Capidava fortress, the vigilant eye on the Danube
Ruins of Capidava fortress stand still on the right bank of the Danube in Constanta county. The fortified quadrangle-shaped settlement is a true tourist attraction in Dobrogea region, next to Histria and Harsova. It can be reached through the road from Harsova (E61) or the road from Cernavoda (Fete?ti-Cernavoda).
Not much was left from the former important Geto-Dacian strategic point, which later on, after the Roman conquest, became a civil and military center. However, tourists can still see the impressive precinct wall, the fortified settlement gate with a tower and the track of the tower horseshoes-shaped foundations. In the south the defensive wall and late fort can also be admired, as well as the path of the protecting ditching. Inside the fortified settlement one can look at several buildings built around a private square, fitted with porches, as well as access paths and sewerage canals. Out of eight dolia (doliare opus) – a general term for rough pottery artifacts, brick ones, tile ones, sewerage pipes – only three were left.
Capidava name has the characteristic Dacian ending, the suffix –dava meaning “settlement, village, town”. The fortified settlement played an important role in the Roman defensive system belonging to the series of camps and fortifications raised during the reign of Emperor Trajan, in the early 2nd century, as part of the measures to organize the Danubian limes. The place is very suitable for fortifications, providing a large surveillance area: a massive rock standing between the foot of the slope going down from the NE and the Danube. So, the massif had a strategic advantage, namely a natural moat starting from the Danube, turning around it on the NE side, almost up to the east corner of the fortified settlement. Moreover, the shape of the massif entailed the shape and orientation of the camp. All in all, the strategic location gave the fortress a special statute and made it hard to conquer, as it practically functioned as a natural bulwark which used to keep a good watch on one of the most important passing ditches of the Danube River.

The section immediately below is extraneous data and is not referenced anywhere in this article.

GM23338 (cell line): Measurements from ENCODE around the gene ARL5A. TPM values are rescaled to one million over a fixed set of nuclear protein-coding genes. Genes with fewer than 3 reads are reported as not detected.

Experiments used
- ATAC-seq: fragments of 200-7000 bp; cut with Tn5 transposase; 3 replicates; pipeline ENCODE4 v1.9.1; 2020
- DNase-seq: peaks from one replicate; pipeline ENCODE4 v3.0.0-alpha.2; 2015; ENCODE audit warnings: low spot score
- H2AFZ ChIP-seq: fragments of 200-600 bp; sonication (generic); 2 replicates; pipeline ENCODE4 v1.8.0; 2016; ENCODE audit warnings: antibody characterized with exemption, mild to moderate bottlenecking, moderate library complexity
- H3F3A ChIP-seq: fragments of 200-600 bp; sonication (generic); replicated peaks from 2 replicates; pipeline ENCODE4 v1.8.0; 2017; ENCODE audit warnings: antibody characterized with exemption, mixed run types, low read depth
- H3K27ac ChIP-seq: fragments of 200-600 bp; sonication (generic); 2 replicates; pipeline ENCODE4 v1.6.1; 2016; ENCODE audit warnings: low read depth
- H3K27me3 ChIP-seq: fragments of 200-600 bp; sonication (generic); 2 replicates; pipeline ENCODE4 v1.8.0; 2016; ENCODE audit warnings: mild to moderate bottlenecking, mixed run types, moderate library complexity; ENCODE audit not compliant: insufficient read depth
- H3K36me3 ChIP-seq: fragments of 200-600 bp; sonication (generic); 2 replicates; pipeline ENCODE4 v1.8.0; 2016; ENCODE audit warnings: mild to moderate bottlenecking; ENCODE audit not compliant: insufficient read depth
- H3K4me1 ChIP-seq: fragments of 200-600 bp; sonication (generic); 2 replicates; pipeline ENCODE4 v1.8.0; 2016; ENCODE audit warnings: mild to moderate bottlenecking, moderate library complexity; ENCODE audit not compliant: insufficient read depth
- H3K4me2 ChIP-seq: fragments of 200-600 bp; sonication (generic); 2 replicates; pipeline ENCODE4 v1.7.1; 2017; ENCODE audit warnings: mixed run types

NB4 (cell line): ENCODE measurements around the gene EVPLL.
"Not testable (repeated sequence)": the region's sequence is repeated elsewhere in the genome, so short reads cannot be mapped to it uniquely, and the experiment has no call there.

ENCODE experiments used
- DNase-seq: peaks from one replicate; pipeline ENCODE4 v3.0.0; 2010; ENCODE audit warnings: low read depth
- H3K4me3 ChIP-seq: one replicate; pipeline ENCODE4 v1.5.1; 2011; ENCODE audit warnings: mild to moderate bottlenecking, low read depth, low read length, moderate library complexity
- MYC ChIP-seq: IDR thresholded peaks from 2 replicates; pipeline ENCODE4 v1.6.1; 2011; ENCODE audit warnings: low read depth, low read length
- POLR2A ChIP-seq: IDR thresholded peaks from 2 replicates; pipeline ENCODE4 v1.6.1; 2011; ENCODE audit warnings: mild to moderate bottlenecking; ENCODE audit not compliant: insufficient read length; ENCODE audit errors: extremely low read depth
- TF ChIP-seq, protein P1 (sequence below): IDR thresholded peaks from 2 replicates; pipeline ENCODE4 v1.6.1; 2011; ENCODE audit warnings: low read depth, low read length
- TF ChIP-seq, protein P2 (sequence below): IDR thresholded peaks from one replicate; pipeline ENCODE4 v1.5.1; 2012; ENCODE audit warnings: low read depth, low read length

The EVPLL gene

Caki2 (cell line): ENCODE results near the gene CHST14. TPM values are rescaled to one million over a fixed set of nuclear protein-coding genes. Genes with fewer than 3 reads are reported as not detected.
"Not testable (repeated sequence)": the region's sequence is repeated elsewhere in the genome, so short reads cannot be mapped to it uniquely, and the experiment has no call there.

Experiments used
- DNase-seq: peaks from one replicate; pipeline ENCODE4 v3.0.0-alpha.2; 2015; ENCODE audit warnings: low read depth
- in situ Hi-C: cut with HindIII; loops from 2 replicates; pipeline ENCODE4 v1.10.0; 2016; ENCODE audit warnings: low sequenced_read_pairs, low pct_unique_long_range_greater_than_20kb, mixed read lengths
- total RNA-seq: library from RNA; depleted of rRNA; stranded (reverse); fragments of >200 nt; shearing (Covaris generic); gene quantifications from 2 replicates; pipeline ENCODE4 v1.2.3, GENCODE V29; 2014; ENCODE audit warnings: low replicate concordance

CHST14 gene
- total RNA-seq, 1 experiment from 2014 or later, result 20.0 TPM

During summers, when it is drought and the waters of the river are going down, strange rocks can be seen rising from the river’s waters like some fangs ready to tear apart any boat that dared to disturb them. The rows of rocks are laying until the half of the river’s width hindering the navigation. A local legend says that those cliffs are not just mere rocks standing on the bottom of the water, but they are parts of an ancient “Stone Bridge” that would have existed during Romans’ times.
Historians say that Capidava stood unbroken almost half of millennium until the sixth century when, due to the destructions caused by some migrant populations, has been eventually abandoned. Yet, in the 10th century, Capidava’s story was resumed after the settlement has been taken over by the Byzantines, but its revival was a short one and lasted only 50 more years. The fortress was again abandoned after the violent smash caused by the Pechenegs, an eastern Slavic people, in 1036.